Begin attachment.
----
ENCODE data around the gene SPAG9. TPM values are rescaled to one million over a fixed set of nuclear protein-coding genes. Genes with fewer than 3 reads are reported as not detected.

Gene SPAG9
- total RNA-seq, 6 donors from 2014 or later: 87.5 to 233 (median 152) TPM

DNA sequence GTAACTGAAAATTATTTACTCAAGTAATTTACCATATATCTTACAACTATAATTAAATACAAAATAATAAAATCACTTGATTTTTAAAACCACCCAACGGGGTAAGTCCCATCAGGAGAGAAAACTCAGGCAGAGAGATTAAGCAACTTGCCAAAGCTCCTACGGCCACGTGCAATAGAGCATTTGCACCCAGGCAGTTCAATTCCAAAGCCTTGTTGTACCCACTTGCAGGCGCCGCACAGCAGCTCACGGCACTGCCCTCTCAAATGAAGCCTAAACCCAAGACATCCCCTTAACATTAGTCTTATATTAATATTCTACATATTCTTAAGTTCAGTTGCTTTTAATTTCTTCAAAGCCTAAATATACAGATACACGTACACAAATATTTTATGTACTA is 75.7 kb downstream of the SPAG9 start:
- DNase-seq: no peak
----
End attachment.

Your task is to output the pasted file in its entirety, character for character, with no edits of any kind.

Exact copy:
ENCODE data around the gene SPAG9. TPM values are rescaled to one million over a fixed set of nuclear protein-coding genes. Genes with fewer than 3 reads are reported as not detected.

Gene SPAG9
- total RNA-seq, 6 donors from 2014 or later: 87.5 to 233 (median 152) TPM

DNA sequence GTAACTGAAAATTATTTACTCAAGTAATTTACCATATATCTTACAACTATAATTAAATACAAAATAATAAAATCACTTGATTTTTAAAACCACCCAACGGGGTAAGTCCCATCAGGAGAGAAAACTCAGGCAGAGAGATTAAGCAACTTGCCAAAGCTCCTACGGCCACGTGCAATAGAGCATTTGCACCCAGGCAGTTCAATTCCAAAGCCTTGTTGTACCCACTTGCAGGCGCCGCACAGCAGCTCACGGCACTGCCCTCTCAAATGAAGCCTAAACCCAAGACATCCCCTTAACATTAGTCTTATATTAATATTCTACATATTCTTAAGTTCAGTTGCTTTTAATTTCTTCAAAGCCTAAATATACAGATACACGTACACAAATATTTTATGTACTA is 75.7 kb downstream of the SPAG9 start:
- DNase-seq: no peak